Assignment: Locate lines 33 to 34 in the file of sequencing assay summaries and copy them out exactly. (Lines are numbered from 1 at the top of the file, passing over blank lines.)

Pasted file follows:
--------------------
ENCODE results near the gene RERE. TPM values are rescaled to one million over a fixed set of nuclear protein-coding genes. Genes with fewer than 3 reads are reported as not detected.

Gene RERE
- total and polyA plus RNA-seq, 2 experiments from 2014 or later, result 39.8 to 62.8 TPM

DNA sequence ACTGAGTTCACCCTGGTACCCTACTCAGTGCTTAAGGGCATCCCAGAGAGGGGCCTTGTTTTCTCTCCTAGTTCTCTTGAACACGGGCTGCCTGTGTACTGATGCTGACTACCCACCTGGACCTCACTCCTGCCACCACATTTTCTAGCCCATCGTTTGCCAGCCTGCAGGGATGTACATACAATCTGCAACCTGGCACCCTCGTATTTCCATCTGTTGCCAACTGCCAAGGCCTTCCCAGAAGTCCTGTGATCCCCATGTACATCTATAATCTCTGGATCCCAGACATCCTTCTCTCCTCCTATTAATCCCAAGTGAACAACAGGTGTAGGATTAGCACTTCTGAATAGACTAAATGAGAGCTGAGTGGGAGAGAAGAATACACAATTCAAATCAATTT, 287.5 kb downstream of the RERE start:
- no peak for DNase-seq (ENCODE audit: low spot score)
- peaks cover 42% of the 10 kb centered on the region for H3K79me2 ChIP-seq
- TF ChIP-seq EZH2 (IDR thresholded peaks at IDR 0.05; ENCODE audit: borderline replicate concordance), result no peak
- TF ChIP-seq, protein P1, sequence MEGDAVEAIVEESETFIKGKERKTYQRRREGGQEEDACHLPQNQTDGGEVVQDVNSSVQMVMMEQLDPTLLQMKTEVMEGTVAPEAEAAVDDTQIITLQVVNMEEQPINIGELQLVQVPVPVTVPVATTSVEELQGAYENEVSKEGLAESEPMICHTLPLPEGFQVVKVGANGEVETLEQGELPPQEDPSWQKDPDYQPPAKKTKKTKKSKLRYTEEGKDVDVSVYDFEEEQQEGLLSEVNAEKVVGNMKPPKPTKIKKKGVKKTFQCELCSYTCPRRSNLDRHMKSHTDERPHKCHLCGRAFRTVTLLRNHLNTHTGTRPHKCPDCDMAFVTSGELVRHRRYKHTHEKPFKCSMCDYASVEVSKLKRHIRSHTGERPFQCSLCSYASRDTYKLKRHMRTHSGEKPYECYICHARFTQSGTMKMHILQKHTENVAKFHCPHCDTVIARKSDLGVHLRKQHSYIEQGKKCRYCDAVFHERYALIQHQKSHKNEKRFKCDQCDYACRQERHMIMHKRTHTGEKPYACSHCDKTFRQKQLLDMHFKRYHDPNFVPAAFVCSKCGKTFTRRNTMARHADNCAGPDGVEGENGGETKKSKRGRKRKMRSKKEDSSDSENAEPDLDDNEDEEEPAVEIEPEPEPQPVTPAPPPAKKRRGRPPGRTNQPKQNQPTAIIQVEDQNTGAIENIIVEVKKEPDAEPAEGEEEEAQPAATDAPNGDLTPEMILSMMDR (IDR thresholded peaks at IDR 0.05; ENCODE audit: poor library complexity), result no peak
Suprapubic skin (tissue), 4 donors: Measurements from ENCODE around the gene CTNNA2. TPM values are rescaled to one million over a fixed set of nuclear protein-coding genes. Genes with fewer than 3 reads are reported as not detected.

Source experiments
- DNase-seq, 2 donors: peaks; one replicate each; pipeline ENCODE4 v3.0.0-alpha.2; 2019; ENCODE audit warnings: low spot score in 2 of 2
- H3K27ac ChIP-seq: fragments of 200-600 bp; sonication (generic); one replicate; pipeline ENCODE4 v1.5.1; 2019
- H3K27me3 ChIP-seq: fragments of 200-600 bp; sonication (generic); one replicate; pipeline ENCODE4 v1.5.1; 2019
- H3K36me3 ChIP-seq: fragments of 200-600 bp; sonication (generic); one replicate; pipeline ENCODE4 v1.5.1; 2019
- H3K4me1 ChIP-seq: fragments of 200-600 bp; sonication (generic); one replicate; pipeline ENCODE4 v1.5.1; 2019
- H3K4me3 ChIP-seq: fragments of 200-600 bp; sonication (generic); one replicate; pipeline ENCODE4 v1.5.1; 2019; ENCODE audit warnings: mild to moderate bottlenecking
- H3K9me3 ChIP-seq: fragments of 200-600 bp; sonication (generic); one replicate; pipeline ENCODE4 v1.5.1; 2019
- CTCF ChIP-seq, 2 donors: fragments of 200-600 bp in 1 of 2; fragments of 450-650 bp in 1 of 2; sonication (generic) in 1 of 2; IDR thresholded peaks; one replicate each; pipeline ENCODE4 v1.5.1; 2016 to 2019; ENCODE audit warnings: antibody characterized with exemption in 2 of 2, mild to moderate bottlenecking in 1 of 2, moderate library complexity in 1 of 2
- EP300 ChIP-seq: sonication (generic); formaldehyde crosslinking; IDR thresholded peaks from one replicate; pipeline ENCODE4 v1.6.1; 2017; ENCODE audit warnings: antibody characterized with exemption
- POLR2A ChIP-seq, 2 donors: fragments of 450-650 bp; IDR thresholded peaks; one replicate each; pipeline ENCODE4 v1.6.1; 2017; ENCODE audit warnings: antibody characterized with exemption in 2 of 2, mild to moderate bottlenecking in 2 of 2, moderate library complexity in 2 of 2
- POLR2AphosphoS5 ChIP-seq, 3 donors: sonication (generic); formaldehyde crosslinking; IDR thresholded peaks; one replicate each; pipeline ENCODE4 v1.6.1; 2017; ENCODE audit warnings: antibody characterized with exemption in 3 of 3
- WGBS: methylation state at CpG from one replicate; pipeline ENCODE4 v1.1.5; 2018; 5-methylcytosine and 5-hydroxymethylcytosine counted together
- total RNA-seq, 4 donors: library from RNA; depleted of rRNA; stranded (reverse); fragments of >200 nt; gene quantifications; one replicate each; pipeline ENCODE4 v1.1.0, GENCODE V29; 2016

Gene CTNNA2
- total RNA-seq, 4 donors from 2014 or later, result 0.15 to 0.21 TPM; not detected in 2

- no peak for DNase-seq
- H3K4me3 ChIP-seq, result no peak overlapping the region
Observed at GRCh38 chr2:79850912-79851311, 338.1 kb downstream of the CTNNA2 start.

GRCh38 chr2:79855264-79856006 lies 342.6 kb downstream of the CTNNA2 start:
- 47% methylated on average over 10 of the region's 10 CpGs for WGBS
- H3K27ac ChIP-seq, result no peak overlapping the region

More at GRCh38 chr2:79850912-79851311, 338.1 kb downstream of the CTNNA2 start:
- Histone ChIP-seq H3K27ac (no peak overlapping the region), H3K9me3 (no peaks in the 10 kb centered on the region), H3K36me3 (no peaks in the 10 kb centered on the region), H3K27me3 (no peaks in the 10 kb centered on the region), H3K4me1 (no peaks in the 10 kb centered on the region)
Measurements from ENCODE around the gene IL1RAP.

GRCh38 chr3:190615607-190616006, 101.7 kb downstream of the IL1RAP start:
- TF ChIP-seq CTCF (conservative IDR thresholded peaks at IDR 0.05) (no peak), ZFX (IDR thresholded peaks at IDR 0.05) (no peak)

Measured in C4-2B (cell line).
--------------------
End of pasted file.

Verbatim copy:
- Histone ChIP-seq H3K27ac (no peak overlapping the region), H3K9me3 (no peaks in the 10 kb centered on the region), H3K36me3 (no peaks in the 10 kb centered on the region), H3K27me3 (no peaks in the 10 kb centered on the region), H3K4me1 (no peaks in the 10 kb centered on the region)
Measurements from ENCODE around the gene IL1RAP.